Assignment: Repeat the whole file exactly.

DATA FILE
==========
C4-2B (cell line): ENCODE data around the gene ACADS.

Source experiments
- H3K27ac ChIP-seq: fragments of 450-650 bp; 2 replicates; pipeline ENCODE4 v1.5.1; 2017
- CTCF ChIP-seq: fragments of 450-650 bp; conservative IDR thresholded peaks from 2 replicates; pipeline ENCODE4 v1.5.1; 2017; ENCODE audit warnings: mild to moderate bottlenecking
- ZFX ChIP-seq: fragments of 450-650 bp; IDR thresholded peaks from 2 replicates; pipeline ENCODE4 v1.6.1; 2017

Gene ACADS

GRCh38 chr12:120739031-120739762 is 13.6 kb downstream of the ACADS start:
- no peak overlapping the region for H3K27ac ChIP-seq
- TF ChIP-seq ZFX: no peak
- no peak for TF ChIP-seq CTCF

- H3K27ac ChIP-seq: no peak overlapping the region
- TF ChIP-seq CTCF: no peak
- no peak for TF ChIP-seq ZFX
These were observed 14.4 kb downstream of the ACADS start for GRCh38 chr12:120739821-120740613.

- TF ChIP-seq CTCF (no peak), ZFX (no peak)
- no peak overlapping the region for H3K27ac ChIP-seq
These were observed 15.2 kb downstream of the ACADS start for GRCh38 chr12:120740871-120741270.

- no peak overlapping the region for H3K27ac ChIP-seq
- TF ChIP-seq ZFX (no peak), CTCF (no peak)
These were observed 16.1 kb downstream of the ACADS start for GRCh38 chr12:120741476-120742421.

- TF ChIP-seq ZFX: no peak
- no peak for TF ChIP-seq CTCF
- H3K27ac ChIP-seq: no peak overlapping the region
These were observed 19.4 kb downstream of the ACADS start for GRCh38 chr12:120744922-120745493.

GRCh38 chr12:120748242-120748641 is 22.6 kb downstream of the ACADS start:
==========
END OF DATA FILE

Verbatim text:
C4-2B (cell line): ENCODE data around the gene ACADS.

Source experiments
- H3K27ac ChIP-seq: fragments of 450-650 bp; 2 replicates; pipeline ENCODE4 v1.5.1; 2017
- CTCF ChIP-seq: fragments of 450-650 bp; conservative IDR thresholded peaks from 2 replicates; pipeline ENCODE4 v1.5.1; 2017; ENCODE audit warnings: mild to moderate bottlenecking
- ZFX ChIP-seq: fragments of 450-650 bp; IDR thresholded peaks from 2 replicates; pipeline ENCODE4 v1.6.1; 2017

Gene ACADS

GRCh38 chr12:120739031-120739762 is 13.6 kb downstream of the ACADS start:
- no peak overlapping the region for H3K27ac ChIP-seq
- TF ChIP-seq ZFX: no peak
- no peak for TF ChIP-seq CTCF

- H3K27ac ChIP-seq: no peak overlapping the region
- TF ChIP-seq CTCF: no peak
- no peak for TF ChIP-seq ZFX
These were observed 14.4 kb downstream of the ACADS start for GRCh38 chr12:120739821-120740613.

- TF ChIP-seq CTCF (no peak), ZFX (no peak)
- no peak overlapping the region for H3K27ac ChIP-seq
These were observed 15.2 kb downstream of the ACADS start for GRCh38 chr12:120740871-120741270.

- no peak overlapping the region for H3K27ac ChIP-seq
- TF ChIP-seq ZFX (no peak), CTCF (no peak)
These were observed 16.1 kb downstream of the ACADS start for GRCh38 chr12:120741476-120742421.

- TF ChIP-seq ZFX: no peak
- no peak for TF ChIP-seq CTCF
- H3K27ac ChIP-seq: no peak overlapping the region
These were observed 19.4 kb downstream of the ACADS start for GRCh38 chr12:120744922-120745493.

GRCh38 chr12:120748242-120748641 is 22.6 kb downstream of the ACADS start: